“I felt practice-ready,” Jordan Hubbard, D.D.S. ’17

At Detroit Mercy Dental, we pride ourselves in educating practice-ready graduates. It is a recurring talking point woven into conversations with prospective students and alumni, but they want to know just how prepared, how confident, are outgoing students; how ready are they for the real-world. Who better to answer these questions than one of our practice-ready graduates.

We asked alumna Jordan Hubbard, D.D.S. ’17, about her preparedness as she left the comfort of our our campus, and what her education meant to her early career.  In her own words, here is what she has to say:

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Jordan Hubbard, D.D.S. ’17 reflects on her early career and what she has learned since completing dental school.

My name is Jordan Hubbard. I graduated in 2017 and immediately found a job in North Carolina, the place I call “home.”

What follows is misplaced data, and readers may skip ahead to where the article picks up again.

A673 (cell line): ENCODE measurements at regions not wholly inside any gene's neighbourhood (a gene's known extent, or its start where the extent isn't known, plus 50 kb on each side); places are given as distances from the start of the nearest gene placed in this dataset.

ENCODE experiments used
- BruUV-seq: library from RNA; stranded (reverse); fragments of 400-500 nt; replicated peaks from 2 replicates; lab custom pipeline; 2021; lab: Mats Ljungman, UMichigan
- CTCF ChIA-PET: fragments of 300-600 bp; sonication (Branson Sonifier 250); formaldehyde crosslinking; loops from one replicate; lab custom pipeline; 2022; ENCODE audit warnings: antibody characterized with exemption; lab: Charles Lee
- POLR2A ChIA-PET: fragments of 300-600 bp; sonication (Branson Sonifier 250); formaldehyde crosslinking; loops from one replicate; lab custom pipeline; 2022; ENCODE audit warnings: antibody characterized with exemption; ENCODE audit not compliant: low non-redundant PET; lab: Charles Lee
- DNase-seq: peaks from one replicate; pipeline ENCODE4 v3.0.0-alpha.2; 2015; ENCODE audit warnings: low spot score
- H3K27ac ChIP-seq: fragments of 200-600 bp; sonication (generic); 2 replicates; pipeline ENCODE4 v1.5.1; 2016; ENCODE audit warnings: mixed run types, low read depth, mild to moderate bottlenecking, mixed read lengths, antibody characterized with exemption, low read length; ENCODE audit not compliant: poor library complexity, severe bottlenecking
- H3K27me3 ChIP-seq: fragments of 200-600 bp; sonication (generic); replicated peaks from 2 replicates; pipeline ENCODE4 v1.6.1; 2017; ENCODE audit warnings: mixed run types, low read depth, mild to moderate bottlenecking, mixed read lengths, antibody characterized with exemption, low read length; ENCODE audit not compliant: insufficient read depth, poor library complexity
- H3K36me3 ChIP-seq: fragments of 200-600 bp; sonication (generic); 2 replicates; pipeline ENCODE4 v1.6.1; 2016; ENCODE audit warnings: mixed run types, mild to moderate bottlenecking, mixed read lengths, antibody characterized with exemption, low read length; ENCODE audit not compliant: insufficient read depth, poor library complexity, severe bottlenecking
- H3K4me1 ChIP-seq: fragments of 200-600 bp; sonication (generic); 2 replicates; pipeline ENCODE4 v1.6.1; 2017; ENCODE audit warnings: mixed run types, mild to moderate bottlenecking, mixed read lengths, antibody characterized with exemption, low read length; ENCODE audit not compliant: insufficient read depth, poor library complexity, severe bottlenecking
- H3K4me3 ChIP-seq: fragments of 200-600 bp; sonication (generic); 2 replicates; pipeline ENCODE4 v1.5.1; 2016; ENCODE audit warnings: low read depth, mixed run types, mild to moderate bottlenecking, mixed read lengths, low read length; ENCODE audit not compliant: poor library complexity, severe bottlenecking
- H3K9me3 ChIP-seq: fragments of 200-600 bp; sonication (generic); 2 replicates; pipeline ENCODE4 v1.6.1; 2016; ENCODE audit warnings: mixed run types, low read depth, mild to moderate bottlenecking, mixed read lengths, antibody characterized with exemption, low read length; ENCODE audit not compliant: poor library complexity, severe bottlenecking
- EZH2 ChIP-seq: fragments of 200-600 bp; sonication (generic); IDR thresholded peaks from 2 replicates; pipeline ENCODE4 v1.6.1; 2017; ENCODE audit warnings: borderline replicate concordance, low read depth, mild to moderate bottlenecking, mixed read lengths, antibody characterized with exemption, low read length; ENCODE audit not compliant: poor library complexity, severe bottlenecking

During spring break of my fourth year, I had seven interviews across North Carolina, and ultimately decided on a practice in Shelby. Shelby is a small, sweet, southern town in the western part of the state, halfway between Asheville and Charlotte. Some would say that our town is in the middle of nowhere. Shelby is one of those places where everyone says “y’all,” and if you talk too fast, they’ll ask you to slow down!

The Shelby Dental Care Center staff providing runners at the Junior Charity League “Charity Chase 5k” with post-run snacks and drinks. This 5K helped raise money to provide clothing to those in need in the Shelby community.